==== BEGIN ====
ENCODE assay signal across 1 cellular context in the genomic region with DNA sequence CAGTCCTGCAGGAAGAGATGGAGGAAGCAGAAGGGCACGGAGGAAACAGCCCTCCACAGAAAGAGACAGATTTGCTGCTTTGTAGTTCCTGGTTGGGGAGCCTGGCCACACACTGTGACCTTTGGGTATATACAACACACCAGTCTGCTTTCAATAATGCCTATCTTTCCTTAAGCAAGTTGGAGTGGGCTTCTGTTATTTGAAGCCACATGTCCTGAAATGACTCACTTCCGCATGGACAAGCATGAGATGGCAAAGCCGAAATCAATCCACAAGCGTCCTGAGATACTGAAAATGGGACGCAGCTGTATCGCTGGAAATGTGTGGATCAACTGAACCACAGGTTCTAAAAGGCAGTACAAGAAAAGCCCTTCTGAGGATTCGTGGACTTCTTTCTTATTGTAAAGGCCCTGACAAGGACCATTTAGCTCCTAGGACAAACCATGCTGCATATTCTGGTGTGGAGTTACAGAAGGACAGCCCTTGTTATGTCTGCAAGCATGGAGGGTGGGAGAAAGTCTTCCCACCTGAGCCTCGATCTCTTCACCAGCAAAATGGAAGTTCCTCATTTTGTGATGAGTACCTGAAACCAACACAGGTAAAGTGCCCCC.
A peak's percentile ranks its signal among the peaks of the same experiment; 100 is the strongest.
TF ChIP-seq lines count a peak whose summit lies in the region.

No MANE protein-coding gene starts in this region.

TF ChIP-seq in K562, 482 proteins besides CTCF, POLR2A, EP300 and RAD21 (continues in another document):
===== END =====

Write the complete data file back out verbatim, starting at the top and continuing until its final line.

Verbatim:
ENCODE assay signal across 1 cellular context in the genomic region with DNA sequence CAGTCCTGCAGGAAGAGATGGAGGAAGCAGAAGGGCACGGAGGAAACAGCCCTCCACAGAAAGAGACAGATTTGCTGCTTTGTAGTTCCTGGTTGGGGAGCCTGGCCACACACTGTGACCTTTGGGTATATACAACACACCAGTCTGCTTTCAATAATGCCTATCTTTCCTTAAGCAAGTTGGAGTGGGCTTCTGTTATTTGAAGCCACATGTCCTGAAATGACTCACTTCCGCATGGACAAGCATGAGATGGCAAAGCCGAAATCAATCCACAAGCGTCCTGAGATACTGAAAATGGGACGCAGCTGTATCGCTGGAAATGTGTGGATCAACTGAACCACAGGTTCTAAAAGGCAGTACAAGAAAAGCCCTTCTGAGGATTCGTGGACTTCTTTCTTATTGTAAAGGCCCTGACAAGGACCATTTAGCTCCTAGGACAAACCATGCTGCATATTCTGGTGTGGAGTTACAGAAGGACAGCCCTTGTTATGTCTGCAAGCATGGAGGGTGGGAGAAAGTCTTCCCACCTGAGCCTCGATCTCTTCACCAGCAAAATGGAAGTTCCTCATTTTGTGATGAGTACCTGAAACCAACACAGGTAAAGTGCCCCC.
A peak's percentile ranks its signal among the peaks of the same experiment; 100 is the strongest.
TF ChIP-seq lines count a peak whose summit lies in the region.

No MANE protein-coding gene starts in this region.

TF ChIP-seq in K562, 482 proteins besides CTCF, POLR2A, EP300 and RAD21 (continues in another document):